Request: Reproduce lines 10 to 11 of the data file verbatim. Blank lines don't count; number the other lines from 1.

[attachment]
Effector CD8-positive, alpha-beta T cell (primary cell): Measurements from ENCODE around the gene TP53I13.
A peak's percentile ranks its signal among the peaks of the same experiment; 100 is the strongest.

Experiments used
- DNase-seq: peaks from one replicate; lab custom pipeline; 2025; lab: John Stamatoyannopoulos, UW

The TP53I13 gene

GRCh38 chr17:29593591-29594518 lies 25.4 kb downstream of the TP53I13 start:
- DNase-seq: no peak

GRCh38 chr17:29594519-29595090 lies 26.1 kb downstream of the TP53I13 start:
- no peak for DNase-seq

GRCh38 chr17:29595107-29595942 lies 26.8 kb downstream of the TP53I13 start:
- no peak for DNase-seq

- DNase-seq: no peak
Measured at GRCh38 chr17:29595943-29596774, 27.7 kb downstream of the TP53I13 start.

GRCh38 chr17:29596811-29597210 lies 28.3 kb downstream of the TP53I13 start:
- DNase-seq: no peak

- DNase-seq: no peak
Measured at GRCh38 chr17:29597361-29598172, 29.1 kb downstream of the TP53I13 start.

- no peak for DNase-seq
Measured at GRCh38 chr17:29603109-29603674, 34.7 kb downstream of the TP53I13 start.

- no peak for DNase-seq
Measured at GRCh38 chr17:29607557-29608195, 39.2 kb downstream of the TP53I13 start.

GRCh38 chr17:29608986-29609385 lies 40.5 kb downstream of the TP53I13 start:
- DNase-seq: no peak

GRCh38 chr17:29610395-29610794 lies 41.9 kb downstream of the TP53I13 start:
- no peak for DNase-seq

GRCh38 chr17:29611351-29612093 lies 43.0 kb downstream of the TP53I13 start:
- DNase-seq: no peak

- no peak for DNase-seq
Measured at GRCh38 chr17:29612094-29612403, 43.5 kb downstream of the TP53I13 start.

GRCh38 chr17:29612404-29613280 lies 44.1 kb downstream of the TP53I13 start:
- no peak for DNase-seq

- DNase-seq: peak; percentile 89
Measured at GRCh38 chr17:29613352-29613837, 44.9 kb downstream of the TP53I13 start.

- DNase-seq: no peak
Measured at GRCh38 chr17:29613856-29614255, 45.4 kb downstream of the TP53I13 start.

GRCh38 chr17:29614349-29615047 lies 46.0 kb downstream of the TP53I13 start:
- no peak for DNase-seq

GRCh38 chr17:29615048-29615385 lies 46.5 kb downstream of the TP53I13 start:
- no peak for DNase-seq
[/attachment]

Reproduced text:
GRCh38 chr17:29595107-29595942 lies 26.8 kb downstream of the TP53I13 start:
- no peak for DNase-seq